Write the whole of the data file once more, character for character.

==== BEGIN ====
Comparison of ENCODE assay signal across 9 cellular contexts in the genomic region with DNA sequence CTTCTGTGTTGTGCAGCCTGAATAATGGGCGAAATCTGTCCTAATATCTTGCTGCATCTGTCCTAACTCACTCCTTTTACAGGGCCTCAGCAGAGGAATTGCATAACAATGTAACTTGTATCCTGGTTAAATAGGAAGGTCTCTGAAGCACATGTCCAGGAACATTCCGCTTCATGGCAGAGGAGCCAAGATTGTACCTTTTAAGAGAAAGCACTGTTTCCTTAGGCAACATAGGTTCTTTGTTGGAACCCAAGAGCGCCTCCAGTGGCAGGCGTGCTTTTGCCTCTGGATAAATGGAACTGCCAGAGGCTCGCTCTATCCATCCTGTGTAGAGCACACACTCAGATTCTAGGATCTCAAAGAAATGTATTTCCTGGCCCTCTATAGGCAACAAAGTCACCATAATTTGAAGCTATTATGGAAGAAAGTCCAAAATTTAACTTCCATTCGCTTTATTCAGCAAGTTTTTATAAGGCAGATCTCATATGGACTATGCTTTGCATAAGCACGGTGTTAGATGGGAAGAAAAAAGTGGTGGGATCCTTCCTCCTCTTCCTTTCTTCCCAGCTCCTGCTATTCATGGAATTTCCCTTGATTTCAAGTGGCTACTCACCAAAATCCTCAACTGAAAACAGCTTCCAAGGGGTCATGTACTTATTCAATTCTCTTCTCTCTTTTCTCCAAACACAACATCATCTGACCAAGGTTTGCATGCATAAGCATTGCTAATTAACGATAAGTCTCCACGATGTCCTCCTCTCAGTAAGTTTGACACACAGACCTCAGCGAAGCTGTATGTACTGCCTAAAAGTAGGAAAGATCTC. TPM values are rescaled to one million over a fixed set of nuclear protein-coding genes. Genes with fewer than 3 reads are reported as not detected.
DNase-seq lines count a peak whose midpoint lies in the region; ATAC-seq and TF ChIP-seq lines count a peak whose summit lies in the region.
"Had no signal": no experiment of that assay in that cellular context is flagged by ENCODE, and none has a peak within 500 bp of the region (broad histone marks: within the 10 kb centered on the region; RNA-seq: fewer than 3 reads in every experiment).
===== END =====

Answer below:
Comparison of ENCODE assay signal across 9 cellular contexts in the genomic region with DNA sequence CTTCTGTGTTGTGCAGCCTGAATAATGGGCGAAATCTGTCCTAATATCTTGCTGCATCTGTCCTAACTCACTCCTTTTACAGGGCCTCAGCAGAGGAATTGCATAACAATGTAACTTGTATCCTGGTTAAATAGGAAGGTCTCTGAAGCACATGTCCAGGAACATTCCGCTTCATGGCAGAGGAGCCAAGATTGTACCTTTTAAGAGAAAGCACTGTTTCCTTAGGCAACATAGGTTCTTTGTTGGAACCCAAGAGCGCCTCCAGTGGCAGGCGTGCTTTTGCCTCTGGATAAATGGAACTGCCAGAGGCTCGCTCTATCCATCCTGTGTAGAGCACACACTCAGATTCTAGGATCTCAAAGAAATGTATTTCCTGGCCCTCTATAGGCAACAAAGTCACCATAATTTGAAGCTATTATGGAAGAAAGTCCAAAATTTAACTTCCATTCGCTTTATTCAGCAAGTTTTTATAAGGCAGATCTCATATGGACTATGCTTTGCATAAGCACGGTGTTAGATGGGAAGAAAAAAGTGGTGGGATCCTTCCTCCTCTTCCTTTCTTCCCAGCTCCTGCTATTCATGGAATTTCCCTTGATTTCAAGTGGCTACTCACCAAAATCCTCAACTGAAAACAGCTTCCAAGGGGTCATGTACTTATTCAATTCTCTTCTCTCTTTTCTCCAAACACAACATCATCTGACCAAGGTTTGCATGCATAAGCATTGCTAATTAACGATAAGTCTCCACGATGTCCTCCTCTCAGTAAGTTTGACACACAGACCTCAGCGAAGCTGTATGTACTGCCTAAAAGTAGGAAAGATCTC. TPM values are rescaled to one million over a fixed set of nuclear protein-coding genes. Genes with fewer than 3 reads are reported as not detected.
DNase-seq lines count a peak whose midpoint lies in the region; ATAC-seq and TF ChIP-seq lines count a peak whose summit lies in the region.
"Had no signal": no experiment of that assay in that cellular context is flagged by ENCODE, and none has a peak within 500 bp of the region (broad histone marks: within the 10 kb centered on the region; RNA-seq: fewer than 3 reads in every experiment).